A publication of the Archaeological Institute of America
Quarry Discovered Under Ancient Church in Jerusalem
Wednesday, July 13, 2022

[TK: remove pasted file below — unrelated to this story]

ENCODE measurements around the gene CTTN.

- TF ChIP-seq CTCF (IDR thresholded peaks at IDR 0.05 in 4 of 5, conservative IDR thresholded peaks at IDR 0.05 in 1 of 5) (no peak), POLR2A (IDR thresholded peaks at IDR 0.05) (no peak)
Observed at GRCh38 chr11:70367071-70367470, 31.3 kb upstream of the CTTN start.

JERUSALEM, ISRAEL—The Jerusalem Post reports that traces of a fourth-century A.D. rock quarry were uncovered at the site of the Church of the Holy Sepulchre, a Christian site built on top of the Roman emperor Hadrian’s temple of Capitoline Jupiter. Francesca Romana Stasolla, Beatrice Brancazi, and Stefano De Togni of the Sapienza University of Rome and their colleagues found the remains of the quarry while they were systematically restoring pavement stones in the ancient structure. Stasolla said that the quarry is marked by deep, uneven cuts, so that the builders in A.D. 326, during the reign of the emperor Constantine (r. A.D. 306–337), had to level the surface with soil mixed with ceramic materials to allow for water drainage. The quarried stones were then used to construct the early church. To read more about Roman-period architecture in Jerusalem, go to "Front Row Seats."
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